I hope your week is going well! We’re just popping in to share our chat with luxury yacht chef Jack Watts. His story is a tad unconventional for how he wound up onboard but very interesting nonetheless! I hope you enjoy hearing from him 🙂
How did you become a chef onboard luxury yachts?
Years ago I had a part time job washing pots at 15 and I idolized my head chef. He seemed so in control in such a chaotic environment. Fire and knives, what’s a young boy not going to like about that! On Saturday afternoons I’d prepare ALL the vegetables for the Sunday lunch, sacks of Swede, potatoes, carrots etc… the first few weeks of this took many hours (I’m sure now to my head chef’s frustration!). Dipping in and out of the first-aid box (biscuit tin), I rapidly depleted it of small blue bandaids!
But eventually, I got faster and faster until one day I was presented with chef whites. One of the proudest moments of my life and to be honest, I never really looked back. My career path was set, although not the faintest idea I’d ever be a yacht chef!
How do you prepare for one or two week charter?
Know what you know, and know what you don’t.
As for provisioning I was beat. Voicing my concerns, my chief steward was super helpful as were my newly acquired yacht friends from the harbour. I soon had the best butchers, fish mongers and green grocers in town all given over a couple pints or two. Speak up, make friends and before you know, people will be coming to you for advice!
Can you share a bit about your trickiest experiences trying to get supplies onboard?
I remember when I first moved to France (armed and confident with my GCSE C in French) I set off keenly with my shopping list. After having done zero research, I quickly found myself playing charades in front of a cantankerous and frankly perplexed old Frenchman acting out the words ‘ham hock’. It was not dignified, nor successful. I am happy to say that after plenty of practice, I now have a good relationship with said butcher!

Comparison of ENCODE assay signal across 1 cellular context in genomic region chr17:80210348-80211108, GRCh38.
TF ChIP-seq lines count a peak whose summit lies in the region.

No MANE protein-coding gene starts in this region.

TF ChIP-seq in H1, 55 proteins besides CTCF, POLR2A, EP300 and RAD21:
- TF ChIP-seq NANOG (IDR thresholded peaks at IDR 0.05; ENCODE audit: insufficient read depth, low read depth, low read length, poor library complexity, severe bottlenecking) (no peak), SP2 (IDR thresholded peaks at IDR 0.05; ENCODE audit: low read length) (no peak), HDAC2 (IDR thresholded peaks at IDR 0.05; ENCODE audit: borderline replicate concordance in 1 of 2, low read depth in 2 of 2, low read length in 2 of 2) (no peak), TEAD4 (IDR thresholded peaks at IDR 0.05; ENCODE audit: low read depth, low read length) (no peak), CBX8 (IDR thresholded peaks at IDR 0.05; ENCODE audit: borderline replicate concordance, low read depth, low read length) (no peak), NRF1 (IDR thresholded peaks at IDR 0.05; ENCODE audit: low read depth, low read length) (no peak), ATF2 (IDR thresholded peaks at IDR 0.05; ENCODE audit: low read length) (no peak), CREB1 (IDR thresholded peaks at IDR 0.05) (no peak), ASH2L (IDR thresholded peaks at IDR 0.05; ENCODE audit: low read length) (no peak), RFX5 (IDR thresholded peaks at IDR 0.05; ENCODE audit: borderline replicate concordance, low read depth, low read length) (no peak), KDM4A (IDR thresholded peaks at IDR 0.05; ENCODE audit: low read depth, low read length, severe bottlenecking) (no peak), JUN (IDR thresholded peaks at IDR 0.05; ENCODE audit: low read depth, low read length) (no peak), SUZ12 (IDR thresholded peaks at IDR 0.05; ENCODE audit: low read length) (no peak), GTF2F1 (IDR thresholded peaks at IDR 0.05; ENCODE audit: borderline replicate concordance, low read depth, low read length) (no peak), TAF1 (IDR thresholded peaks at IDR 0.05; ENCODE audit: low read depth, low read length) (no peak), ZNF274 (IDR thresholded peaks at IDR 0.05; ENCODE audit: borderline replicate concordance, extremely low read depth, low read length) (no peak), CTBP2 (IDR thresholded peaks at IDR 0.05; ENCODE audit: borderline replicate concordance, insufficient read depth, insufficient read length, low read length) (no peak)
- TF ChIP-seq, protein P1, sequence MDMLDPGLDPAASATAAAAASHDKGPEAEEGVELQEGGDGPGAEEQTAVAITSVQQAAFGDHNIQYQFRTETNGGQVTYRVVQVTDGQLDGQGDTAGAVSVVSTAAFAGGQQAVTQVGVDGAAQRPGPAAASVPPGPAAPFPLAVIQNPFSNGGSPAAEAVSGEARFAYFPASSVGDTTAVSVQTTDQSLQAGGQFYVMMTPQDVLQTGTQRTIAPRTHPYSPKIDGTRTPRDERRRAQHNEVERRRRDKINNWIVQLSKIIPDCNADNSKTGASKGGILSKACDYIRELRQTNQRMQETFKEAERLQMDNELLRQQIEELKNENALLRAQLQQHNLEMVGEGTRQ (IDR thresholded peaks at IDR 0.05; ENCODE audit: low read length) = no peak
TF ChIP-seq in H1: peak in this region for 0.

Do you have a favourite go-to dish for guests that you know will wow everyone and anyone?
With taste being so subjective, everyone’s different. I like to talk with my guests about food, restaurants, chefs and the like, this way I can paint a picture on whether they are real foodies or not. If they are and I can source it, spicy steak tartare with cured hens yolk is a rather special starter. Yotam Ottolenghi is a huge influence in my cuisine so cumin grilled aubergines, garlicky homemade labneh, pomegranate seeds and sumac. For dessert, anything chocolate with a miso caramel sauce is usually a winner!
Do you have a favourite corner of the globe for the foodies out there looking for amazing/unique culinary experiences?
You just cant beat street food, so it’s South East Asia for me. Malaysia for its enormous night markets and Vietnam for its pho (pronounced pha). I don’t buy into ‘cereal’ for breakfast, so for me, a big bowl of steaming beef broth with fragrant herbs, noodles, bean sprouts, hot chilli peppers and lime is perfect. Oh and the coffee, THE COFFEE!